Reduced Asthma Medication Use after Treatment of Pediatric Paradoxical Vocal Fold Motion Disorder.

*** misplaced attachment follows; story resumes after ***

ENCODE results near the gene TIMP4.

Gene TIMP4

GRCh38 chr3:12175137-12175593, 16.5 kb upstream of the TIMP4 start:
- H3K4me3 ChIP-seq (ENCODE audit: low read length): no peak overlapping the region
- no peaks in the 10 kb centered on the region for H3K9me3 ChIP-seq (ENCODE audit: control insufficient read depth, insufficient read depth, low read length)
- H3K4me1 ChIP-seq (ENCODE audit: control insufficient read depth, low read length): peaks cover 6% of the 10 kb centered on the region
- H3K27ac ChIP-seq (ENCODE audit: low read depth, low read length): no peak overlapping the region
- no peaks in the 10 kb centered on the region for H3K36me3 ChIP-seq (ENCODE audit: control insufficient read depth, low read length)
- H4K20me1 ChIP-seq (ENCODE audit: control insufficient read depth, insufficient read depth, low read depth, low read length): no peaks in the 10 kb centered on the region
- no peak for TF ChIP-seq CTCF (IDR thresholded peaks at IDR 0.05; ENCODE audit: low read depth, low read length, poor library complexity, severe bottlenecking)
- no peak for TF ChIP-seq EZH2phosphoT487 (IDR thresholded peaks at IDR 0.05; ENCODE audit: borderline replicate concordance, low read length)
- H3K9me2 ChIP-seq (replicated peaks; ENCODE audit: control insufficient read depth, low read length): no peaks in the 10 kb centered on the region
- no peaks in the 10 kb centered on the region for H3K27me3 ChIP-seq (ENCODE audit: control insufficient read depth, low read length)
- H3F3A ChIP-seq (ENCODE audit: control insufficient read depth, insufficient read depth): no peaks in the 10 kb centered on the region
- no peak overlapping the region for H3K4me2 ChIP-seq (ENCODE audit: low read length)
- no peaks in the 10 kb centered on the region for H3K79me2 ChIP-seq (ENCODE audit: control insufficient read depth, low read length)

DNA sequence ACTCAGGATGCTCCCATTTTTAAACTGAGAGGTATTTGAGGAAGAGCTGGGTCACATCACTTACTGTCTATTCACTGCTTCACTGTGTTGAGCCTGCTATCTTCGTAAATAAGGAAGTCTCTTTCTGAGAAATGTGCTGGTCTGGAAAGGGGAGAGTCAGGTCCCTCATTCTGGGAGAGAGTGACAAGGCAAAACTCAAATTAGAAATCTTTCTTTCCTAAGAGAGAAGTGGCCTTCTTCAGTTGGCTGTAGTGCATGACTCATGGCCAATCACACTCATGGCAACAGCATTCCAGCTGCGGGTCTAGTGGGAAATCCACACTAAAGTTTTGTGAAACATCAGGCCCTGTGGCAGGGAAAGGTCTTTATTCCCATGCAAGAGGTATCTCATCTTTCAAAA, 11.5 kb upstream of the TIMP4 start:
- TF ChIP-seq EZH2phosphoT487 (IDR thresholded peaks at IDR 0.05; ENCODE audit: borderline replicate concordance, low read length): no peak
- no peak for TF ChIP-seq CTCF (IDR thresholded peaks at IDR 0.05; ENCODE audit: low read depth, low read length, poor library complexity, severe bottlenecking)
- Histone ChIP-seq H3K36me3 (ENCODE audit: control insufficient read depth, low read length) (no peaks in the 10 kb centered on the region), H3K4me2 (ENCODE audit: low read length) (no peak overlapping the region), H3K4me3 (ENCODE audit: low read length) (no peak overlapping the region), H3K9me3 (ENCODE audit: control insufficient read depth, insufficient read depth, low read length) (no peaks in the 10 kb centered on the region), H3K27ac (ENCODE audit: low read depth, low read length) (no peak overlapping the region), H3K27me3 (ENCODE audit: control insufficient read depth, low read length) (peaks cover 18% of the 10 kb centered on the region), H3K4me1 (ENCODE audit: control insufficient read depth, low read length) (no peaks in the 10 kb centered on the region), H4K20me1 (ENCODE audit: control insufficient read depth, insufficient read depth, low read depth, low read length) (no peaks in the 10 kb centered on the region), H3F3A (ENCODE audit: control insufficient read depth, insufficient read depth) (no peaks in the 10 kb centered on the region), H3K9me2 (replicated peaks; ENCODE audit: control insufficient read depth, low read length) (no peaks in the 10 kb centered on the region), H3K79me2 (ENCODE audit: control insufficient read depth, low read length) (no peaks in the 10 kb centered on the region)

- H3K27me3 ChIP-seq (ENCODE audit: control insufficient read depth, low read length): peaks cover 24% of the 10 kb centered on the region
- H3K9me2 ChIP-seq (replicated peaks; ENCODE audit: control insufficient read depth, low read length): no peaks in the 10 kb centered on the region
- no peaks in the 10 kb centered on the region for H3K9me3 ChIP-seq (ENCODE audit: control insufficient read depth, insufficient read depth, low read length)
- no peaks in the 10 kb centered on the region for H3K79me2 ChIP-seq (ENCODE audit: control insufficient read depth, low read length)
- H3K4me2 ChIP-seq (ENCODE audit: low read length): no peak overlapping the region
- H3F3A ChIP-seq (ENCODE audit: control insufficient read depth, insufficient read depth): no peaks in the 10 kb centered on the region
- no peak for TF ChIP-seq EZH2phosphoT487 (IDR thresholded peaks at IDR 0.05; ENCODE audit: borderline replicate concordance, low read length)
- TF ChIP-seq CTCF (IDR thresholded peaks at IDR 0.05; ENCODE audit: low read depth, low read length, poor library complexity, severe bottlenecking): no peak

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The primary objective of this study was to determine whether the diagnosis and treatment of pediatric Paradoxical Vocal Fold Motion Disorder (PVFMD) leads to decreased asthma medication use. Our secondary objective was to determine dyspnea outcomes following diagnosis and treatment for PVFMD.Prospective observational study.Patients with newly diagnosed PVFMD between the ages of 11 and 17 were recruited at a single pediatric institution. A medication questionnaire and Dyspnea Index (DI) were completed at the initial visit, at the first return visit, and at greater than 6 months post-diagnosis and therapy. Laryngeal Control Therapy (LCT) consisted of teaching breathing techniques and identifying emotional, physical, and environmental contributing factors and strategies to reduce them.Twenty-six patients were recruited to the study. There were 19/26 (73%) patients diagnosed with asthma prior to a diagnosis of PVFMD, and 26/26 (100%) patients were using an inhaler prior to the enrollment visit. Twenty-two (85%) patients completed follow-up questionnaires. Five patients participated in no therapy, seven patients in partial therapy, and 14 patients in full therapy. Significant reduction in asthma medication use was seen in the full therapy group (P

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